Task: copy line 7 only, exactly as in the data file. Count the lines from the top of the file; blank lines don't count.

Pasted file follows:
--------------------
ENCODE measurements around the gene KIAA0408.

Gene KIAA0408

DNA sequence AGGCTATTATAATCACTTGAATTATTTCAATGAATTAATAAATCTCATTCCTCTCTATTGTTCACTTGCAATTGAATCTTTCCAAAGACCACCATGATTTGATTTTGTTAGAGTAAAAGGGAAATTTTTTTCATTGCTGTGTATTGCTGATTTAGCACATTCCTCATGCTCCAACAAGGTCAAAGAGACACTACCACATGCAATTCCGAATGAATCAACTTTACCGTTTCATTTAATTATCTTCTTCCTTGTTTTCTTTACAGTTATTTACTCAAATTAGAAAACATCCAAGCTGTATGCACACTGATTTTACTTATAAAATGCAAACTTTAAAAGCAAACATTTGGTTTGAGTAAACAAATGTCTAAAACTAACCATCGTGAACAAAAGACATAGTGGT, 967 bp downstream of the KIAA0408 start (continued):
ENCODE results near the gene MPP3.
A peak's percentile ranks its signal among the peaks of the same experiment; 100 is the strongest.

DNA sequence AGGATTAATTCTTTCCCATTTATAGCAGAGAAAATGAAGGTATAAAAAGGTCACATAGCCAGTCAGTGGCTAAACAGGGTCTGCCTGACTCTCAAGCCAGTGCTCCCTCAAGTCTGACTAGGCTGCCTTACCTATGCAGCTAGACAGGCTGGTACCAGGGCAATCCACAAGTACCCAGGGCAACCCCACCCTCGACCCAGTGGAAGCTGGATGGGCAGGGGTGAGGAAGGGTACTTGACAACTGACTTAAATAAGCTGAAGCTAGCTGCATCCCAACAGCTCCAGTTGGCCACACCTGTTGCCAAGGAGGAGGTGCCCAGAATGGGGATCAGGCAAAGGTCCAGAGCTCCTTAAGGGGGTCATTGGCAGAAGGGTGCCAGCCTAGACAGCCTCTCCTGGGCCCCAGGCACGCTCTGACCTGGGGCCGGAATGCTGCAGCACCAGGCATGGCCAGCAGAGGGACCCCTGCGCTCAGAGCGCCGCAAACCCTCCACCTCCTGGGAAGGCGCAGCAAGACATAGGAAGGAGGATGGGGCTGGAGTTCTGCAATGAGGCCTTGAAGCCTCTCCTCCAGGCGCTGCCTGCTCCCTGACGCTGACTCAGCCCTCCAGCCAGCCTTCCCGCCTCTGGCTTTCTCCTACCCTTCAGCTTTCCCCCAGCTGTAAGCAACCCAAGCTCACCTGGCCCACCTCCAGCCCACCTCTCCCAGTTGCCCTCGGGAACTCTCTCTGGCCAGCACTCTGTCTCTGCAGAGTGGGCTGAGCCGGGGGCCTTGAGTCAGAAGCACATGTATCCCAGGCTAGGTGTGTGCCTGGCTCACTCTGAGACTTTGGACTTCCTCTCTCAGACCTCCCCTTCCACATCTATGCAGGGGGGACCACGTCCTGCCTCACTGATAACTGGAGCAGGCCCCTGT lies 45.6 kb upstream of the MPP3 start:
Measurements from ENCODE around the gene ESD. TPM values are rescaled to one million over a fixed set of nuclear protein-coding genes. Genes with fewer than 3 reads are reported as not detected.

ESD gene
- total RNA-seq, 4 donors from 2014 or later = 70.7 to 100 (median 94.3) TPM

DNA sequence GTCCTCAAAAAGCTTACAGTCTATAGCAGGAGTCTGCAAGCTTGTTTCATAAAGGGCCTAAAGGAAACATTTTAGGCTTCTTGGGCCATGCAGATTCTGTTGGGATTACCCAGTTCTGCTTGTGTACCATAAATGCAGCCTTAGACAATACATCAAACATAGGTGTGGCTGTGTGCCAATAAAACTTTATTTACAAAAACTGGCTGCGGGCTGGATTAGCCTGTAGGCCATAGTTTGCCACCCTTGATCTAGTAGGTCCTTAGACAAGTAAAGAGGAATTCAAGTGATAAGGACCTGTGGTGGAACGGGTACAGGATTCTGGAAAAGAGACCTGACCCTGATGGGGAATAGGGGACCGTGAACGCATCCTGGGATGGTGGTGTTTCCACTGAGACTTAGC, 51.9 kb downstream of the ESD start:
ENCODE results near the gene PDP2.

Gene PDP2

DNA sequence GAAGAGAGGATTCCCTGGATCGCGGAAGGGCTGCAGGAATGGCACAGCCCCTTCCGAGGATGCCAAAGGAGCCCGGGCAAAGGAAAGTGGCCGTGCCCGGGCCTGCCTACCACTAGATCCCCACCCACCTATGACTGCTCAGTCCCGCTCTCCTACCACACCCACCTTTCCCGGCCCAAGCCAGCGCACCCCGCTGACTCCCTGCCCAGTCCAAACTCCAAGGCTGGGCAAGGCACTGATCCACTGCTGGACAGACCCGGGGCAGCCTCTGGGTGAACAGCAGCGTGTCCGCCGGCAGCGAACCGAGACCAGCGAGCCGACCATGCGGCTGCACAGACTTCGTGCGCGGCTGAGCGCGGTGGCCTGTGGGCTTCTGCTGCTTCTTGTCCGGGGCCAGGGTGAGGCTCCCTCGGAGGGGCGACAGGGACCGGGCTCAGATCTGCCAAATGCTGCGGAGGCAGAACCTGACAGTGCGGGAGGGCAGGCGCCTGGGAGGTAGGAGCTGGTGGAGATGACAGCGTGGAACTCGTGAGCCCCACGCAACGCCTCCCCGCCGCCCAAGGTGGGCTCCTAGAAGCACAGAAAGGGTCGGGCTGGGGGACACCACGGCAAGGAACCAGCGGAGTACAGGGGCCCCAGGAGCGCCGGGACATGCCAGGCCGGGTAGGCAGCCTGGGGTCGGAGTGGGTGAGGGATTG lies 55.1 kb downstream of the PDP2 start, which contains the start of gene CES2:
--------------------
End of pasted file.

Measurements from ENCODE around the gene ESD. TPM values are rescaled to one million over a fixed set of nuclear protein-coding genes. Genes with fewer than 3 reads are reported as not detected.